SpaceX will send a Japanese lander and an Emirati rover to the Moon

SpaceX’s Falcon 9’s take-off was supposed to take place from Cape Canaveral a few days ago. After an initial adjournment on 30 November to allow final scrutiny, the result led to a new postponement for an indefinite period.

The Falcon 9 rocket with the Hakuto-R M1 on board. Originally, the probe was supposed to board as a secondary passenger on a geostationary satellite, but eventually finds itself on its own. This allows it to have an orbit that brings it closer to the moon’s south pole. © SpaceX

iSpace is a start-up that has survived the times. It was based on the work of a team that had responded for the XPrize challenge, whose goal was to send a rover to the Moon by 2018. No winner. Google withdraws from the challenge, which ends up disappearing, but iSpace continued to work on its lunar lander with its program Hakuto-R.

The Hakuto-R M1 probe when placed under the hood.  © SpaceX

The Hakuto-R M1 probe when placed under the hood. © SpaceX

The first private mission to the Moon in history

iSpace’s Hakuto-R program has two missions: a first in the coming days to test the lander’s ability to land on lunar soil, and a second in 2024 with an additional rover. Like any future program mission, Hakuto-R M1 carries private and public payloads.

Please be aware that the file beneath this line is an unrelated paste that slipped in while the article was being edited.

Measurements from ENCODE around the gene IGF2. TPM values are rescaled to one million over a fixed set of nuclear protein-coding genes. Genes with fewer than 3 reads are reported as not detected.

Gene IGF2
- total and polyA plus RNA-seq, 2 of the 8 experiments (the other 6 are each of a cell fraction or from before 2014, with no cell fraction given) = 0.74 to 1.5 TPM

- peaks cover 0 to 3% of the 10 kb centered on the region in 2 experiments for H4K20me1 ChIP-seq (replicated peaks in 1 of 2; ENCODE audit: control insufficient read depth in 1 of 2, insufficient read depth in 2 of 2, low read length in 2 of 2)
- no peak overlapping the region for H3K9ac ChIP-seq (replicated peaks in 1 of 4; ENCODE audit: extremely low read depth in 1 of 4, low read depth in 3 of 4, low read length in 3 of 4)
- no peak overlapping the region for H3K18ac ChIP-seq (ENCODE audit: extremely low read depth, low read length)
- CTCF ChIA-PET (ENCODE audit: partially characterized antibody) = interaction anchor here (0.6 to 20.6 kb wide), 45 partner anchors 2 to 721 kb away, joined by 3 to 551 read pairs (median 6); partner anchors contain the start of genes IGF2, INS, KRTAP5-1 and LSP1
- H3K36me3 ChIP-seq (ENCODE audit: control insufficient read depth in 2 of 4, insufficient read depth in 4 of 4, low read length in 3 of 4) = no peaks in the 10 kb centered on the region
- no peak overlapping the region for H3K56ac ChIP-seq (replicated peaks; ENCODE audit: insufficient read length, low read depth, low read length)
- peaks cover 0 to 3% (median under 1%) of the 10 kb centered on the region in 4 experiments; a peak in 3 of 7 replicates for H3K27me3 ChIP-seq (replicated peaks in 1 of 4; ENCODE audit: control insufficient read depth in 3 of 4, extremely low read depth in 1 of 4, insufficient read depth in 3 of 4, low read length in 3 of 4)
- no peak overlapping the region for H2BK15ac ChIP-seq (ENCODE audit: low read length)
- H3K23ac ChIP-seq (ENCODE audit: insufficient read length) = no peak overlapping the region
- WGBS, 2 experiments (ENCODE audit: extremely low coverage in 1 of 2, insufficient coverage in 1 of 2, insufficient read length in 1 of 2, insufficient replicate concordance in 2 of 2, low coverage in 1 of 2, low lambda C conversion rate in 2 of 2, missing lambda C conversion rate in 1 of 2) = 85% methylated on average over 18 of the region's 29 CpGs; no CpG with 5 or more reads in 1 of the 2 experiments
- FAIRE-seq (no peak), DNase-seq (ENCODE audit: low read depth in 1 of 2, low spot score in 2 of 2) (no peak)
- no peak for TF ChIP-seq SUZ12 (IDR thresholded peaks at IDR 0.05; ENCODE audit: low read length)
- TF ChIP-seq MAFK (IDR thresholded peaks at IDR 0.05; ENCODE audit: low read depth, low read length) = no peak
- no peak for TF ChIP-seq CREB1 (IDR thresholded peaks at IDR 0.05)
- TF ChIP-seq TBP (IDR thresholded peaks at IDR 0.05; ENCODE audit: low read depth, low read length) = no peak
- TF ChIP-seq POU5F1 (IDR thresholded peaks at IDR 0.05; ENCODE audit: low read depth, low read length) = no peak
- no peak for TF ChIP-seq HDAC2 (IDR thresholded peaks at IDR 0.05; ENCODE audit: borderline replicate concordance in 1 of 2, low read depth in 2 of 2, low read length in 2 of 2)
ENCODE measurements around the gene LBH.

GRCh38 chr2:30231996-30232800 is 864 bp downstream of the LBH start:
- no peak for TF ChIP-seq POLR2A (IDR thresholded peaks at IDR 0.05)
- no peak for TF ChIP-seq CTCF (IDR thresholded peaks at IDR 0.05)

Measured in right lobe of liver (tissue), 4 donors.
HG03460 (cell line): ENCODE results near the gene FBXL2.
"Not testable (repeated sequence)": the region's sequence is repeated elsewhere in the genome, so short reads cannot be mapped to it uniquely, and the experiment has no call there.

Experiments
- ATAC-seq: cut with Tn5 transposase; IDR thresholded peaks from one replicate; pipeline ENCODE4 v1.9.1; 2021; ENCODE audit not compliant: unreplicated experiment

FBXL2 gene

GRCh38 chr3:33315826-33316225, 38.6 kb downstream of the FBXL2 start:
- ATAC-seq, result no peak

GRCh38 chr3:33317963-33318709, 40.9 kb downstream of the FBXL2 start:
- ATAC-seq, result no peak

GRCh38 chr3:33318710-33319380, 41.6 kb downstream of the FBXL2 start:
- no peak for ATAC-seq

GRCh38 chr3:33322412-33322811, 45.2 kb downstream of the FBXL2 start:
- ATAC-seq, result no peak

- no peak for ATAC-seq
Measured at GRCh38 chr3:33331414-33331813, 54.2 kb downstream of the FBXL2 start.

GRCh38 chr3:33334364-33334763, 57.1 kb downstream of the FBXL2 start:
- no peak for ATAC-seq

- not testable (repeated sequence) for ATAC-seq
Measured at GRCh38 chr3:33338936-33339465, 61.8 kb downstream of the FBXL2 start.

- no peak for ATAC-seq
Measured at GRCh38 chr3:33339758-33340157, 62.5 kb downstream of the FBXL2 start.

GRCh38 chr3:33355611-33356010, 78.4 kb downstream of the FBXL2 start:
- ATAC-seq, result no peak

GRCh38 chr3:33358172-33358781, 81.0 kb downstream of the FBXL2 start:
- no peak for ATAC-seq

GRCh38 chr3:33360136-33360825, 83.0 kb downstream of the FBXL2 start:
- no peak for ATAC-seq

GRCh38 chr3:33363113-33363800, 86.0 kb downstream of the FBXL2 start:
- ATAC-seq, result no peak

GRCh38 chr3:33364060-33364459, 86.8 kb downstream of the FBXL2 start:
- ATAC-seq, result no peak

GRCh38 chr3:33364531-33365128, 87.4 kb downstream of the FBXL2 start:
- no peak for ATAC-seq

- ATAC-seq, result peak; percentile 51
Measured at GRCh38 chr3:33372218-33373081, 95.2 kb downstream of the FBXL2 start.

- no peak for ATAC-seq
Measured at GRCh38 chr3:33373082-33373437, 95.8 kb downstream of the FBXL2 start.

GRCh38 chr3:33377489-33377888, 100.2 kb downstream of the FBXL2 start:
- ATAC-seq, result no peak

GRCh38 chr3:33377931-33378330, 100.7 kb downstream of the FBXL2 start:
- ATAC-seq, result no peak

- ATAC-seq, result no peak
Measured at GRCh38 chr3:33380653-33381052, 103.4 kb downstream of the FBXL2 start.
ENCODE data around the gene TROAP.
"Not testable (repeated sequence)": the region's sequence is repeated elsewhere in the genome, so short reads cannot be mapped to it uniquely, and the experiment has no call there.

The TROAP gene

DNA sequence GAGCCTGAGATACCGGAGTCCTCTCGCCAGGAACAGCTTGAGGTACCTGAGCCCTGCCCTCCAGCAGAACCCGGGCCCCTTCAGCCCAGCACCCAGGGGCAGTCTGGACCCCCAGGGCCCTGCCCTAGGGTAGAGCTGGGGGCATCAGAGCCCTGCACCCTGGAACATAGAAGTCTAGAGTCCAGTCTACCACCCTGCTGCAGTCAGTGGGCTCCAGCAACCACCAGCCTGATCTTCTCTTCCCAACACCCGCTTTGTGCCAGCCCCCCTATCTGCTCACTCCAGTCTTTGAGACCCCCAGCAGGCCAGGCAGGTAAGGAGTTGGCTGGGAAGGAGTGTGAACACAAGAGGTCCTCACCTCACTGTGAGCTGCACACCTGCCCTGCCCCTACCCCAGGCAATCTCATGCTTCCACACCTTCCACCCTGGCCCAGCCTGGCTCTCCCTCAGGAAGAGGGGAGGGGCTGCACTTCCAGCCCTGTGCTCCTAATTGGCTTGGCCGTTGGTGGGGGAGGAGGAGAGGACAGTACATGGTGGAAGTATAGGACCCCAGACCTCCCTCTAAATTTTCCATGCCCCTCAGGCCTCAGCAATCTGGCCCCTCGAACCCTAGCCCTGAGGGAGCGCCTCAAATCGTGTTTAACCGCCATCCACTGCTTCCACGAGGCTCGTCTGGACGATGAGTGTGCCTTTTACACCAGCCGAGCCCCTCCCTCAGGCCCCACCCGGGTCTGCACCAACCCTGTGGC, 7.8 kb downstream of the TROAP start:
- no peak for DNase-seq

Full-size scale models of the Hakuto-R and Rashid rover on display at IAC in September 2022. On the extended legs, the lander is 2.3 m high and 2.6 m wide for a mass of 340 kilograms.  The rover weighs 10 kilos.  © Daniel Chretien, Futura

Full-size scale models of the Hakuto-R and Rashid rover on display at IAC in September 2022. On the extended legs, the lander is 2.3 m high and 2.6 m wide for a mass of 340 kilograms. The rover weighs 10 kilos. © Daniel Chretien, Futura

After launch, Hakuto-R M1’s journey will last several months, during which the probe will gradually increase its altitude in Earth orbit until it injects itself into a translunar orbit. The probe will then remain in lunar orbit for two weeks before touching down in the Atlas Crater on the southeastern edge of the Frigoris Sea, a location that allows the probe to be illuminated by the Sun.

Hakuto-R mission 1 flight plan.  © iSpace

Hakuto-R mission 1 flight plan. © iSpace

ONE…

> Read more about Futura

Leave a Comment